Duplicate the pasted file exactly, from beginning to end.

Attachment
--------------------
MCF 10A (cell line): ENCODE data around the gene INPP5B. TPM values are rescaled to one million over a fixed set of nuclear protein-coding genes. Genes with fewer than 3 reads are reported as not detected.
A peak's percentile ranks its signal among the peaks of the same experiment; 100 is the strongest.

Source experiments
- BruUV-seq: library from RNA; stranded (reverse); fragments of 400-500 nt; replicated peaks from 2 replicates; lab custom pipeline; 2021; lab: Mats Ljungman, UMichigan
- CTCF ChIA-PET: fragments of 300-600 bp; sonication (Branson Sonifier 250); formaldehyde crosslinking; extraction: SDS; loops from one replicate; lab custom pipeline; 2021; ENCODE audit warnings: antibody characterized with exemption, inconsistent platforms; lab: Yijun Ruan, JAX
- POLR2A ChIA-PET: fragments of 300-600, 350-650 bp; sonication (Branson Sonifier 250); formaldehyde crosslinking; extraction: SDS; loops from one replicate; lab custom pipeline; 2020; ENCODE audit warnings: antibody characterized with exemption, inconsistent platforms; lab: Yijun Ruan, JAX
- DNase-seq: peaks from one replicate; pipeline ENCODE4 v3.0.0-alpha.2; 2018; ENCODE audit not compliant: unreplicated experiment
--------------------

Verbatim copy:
MCF 10A (cell line): ENCODE data around the gene INPP5B. TPM values are rescaled to one million over a fixed set of nuclear protein-coding genes. Genes with fewer than 3 reads are reported as not detected.
A peak's percentile ranks its signal among the peaks of the same experiment; 100 is the strongest.

Source experiments
- BruUV-seq: library from RNA; stranded (reverse); fragments of 400-500 nt; replicated peaks from 2 replicates; lab custom pipeline; 2021; lab: Mats Ljungman, UMichigan
- CTCF ChIA-PET: fragments of 300-600 bp; sonication (Branson Sonifier 250); formaldehyde crosslinking; extraction: SDS; loops from one replicate; lab custom pipeline; 2021; ENCODE audit warnings: antibody characterized with exemption, inconsistent platforms; lab: Yijun Ruan, JAX
- POLR2A ChIA-PET: fragments of 300-600, 350-650 bp; sonication (Branson Sonifier 250); formaldehyde crosslinking; extraction: SDS; loops from one replicate; lab custom pipeline; 2020; ENCODE audit warnings: antibody characterized with exemption, inconsistent platforms; lab: Yijun Ruan, JAX
- DNase-seq: peaks from one replicate; pipeline ENCODE4 v3.0.0-alpha.2; 2018; ENCODE audit not compliant: unreplicated experiment